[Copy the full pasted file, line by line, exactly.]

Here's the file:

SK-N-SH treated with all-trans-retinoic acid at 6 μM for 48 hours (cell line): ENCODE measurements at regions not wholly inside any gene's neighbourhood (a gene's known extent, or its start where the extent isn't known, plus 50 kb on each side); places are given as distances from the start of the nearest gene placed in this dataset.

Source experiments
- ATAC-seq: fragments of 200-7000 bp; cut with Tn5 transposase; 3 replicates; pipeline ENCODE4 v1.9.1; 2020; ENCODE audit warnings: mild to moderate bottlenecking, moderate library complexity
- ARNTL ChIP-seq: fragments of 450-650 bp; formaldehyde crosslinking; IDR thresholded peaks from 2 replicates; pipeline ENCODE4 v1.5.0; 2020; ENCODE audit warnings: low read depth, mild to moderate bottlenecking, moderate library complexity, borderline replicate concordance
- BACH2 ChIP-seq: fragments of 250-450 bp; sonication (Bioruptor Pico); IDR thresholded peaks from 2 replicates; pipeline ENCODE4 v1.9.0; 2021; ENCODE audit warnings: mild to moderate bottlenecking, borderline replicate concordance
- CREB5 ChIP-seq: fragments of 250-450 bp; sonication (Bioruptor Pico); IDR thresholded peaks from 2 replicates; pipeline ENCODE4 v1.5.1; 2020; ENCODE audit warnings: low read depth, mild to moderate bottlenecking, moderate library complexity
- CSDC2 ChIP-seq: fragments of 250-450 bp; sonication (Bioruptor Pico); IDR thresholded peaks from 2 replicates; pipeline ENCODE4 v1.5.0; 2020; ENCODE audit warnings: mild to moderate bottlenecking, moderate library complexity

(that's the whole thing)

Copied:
SK-N-SH treated with all-trans-retinoic acid at 6 μM for 48 hours (cell line): ENCODE measurements at regions not wholly inside any gene's neighbourhood (a gene's known extent, or its start where the extent isn't known, plus 50 kb on each side); places are given as distances from the start of the nearest gene placed in this dataset.

Source experiments
- ATAC-seq: fragments of 200-7000 bp; cut with Tn5 transposase; 3 replicates; pipeline ENCODE4 v1.9.1; 2020; ENCODE audit warnings: mild to moderate bottlenecking, moderate library complexity
- ARNTL ChIP-seq: fragments of 450-650 bp; formaldehyde crosslinking; IDR thresholded peaks from 2 replicates; pipeline ENCODE4 v1.5.0; 2020; ENCODE audit warnings: low read depth, mild to moderate bottlenecking, moderate library complexity, borderline replicate concordance
- BACH2 ChIP-seq: fragments of 250-450 bp; sonication (Bioruptor Pico); IDR thresholded peaks from 2 replicates; pipeline ENCODE4 v1.9.0; 2021; ENCODE audit warnings: mild to moderate bottlenecking, borderline replicate concordance
- CREB5 ChIP-seq: fragments of 250-450 bp; sonication (Bioruptor Pico); IDR thresholded peaks from 2 replicates; pipeline ENCODE4 v1.5.1; 2020; ENCODE audit warnings: low read depth, mild to moderate bottlenecking, moderate library complexity
- CSDC2 ChIP-seq: fragments of 250-450 bp; sonication (Bioruptor Pico); IDR thresholded peaks from 2 replicates; pipeline ENCODE4 v1.5.0; 2020; ENCODE audit warnings: mild to moderate bottlenecking, moderate library complexity